Posted by Curt on 19 February, 2016 at 10:49 am. 5 comments already!


Jeffrey H. Anderson:

The most unpopular part of Obamacare now has a champion in the Republican presidential field. Via the Right Scoop, Donald Trump was asked on Thursday night by CNN’s Anderson Cooper, “If…there’s no mandate for everybody to have insurance, what’s to—why would an insurance company not have a preexisting—insure somebody with a preexisting condition?” Trump replied, “Well, I like the mandate. Okay, so here’s where I’m a little bit different. I don’t want people dying on the streets. And I say this all the time.”

Well, that’s certainly “a little bit different”—in fact, it’s hard to get a lot more “different” than to run for president as a Republican and support the hated cornerstone of President Obama’s signature legislation. This “mandate for everybody to have insurance” is, of course, the unprecedented requirement that, for the first time in the more than 200 years of United States history, private American citizens must buy a product or service of the federal government’s choosing merely as a condition of living in their own country.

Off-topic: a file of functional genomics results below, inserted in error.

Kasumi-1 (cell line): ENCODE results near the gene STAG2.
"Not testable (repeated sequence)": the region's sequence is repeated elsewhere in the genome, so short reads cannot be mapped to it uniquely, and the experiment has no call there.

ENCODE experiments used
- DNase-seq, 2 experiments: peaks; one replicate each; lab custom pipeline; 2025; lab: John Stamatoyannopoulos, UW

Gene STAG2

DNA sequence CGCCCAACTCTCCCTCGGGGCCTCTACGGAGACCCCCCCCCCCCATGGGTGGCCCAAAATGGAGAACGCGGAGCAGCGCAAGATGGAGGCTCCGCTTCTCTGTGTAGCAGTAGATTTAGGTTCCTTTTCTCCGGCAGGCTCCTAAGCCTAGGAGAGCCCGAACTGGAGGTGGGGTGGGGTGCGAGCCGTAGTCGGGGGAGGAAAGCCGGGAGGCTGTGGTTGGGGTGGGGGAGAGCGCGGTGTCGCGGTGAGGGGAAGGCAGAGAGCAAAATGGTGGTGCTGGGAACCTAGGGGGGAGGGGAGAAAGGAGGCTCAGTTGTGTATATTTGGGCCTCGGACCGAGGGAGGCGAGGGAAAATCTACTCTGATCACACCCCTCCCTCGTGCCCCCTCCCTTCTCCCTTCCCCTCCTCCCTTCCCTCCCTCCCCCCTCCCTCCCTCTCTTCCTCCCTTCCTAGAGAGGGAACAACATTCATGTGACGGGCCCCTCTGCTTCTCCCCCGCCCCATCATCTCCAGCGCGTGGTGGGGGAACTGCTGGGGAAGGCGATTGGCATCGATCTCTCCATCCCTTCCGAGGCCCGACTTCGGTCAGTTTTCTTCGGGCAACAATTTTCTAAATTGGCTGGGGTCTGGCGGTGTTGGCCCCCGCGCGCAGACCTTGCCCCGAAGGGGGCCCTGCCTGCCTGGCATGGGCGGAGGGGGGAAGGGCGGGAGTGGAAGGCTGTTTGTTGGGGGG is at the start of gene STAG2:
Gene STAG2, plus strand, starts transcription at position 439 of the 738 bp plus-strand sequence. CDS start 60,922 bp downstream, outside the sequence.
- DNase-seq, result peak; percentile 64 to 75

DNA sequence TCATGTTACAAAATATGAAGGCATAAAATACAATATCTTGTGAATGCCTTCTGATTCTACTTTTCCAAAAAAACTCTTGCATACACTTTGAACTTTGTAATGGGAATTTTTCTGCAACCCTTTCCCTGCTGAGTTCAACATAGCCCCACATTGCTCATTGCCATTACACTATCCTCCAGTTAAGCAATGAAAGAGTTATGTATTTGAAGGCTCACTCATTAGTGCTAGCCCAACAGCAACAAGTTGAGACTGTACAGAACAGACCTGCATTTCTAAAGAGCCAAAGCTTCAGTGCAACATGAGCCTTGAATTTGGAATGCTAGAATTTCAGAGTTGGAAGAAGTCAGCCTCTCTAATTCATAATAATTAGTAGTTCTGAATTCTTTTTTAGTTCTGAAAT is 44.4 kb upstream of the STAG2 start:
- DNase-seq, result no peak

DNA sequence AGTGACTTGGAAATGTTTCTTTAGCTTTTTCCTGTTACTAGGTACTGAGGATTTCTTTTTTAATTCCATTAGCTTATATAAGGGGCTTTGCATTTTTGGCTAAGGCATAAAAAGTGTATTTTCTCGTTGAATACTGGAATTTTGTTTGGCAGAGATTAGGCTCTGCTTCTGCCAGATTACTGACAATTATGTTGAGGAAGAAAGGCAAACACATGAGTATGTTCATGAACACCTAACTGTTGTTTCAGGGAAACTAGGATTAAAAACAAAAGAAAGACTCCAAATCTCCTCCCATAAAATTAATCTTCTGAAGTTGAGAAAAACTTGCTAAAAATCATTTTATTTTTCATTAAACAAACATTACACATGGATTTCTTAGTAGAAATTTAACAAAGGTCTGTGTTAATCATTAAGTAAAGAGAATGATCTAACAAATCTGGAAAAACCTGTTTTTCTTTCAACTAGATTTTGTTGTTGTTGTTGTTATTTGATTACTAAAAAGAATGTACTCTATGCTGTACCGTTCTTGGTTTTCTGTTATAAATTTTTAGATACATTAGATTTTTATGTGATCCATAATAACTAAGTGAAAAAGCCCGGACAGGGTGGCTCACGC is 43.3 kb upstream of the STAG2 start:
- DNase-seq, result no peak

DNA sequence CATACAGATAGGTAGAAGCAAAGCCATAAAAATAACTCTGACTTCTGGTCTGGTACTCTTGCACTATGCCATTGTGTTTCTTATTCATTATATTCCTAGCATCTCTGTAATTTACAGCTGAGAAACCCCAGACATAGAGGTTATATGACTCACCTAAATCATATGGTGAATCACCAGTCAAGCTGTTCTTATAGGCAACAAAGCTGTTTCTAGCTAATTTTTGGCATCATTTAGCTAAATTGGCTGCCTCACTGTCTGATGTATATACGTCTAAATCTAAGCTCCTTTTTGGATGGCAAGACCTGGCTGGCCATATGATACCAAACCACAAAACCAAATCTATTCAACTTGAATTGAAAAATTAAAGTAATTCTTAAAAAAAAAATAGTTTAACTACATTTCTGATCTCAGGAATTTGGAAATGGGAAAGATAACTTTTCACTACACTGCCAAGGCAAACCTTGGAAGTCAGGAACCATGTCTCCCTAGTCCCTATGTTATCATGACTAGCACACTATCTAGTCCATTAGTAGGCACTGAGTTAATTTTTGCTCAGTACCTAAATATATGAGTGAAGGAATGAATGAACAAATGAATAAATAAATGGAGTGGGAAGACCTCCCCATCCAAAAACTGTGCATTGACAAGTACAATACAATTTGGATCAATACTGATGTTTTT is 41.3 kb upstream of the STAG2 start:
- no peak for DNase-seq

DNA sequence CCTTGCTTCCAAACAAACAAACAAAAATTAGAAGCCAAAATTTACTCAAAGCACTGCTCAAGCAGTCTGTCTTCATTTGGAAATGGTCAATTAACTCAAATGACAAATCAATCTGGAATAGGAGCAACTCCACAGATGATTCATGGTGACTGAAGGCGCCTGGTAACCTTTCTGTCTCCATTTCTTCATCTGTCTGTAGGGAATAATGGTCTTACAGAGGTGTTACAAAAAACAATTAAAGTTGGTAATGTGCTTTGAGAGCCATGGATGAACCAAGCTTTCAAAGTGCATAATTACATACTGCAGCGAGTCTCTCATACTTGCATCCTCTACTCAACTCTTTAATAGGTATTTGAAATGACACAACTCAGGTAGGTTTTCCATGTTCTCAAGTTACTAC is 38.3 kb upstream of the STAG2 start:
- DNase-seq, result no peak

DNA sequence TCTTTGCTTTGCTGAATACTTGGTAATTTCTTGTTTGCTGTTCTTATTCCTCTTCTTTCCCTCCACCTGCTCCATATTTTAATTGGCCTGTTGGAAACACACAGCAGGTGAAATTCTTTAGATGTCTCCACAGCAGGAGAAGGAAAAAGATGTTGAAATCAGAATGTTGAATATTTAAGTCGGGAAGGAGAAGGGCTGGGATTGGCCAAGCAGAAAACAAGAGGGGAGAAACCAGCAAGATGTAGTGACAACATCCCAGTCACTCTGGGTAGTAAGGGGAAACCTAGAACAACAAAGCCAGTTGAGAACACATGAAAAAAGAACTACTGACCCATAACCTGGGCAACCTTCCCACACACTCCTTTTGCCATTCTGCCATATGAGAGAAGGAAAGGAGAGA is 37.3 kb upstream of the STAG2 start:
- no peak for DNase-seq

To the best of my knowledge, not since Mitt Romney has a prominent Republican officeholder or top-tier candidate for office expressed fondness for the individual mandate.

But Trump went further even than that. He implied that those who oppose Obamacare’s liberty-sapping mandate do “want people dying in the streets.”

With the exception of Jeb Bush, no current Republican presidential candidate has yet advanced an Obamacare alternative. As a result, the GOP candidates have failed to elevate the most important domestic issue of the Obama presidency or demonstrate that they know how to lead the way to full repeal. But at least they don’t support Obamacare’s coercive core.

Indeed, Obamacare’s individual mandate is not only coercive but unconstitutional. Obama’s congressional allies claimed that passing it was a valid exercise of their authority to regulate interstate commerce, but the mandate was rejected as unconstitutional on those grounds by the Supreme Court—with Justice Scalia in the majority on this question—because in truth it was an effort to compelcommerce, not regulate it.

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